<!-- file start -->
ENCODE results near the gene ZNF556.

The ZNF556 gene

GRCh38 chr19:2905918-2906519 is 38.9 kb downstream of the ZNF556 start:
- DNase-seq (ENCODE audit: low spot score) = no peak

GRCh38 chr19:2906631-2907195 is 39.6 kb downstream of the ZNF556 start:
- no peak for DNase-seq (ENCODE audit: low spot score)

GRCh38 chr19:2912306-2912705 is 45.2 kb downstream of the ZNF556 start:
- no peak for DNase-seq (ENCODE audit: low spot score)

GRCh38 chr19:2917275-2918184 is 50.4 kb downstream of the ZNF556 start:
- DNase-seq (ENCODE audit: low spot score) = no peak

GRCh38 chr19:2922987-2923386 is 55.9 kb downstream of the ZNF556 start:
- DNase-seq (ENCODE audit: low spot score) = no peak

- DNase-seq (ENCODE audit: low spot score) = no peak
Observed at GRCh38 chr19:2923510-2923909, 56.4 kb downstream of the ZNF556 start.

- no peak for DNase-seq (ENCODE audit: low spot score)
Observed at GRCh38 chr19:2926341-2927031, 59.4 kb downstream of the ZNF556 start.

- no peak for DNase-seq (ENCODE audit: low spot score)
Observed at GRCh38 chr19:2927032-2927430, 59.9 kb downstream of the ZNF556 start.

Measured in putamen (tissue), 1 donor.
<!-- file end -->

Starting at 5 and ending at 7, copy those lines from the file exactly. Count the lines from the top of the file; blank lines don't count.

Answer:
GRCh38 chr19:2906631-2907195 is 39.6 kb downstream of the ZNF556 start:
- no peak for DNase-seq (ENCODE audit: low spot score)

GRCh38 chr19:2912306-2912705 is 45.2 kb downstream of the ZNF556 start: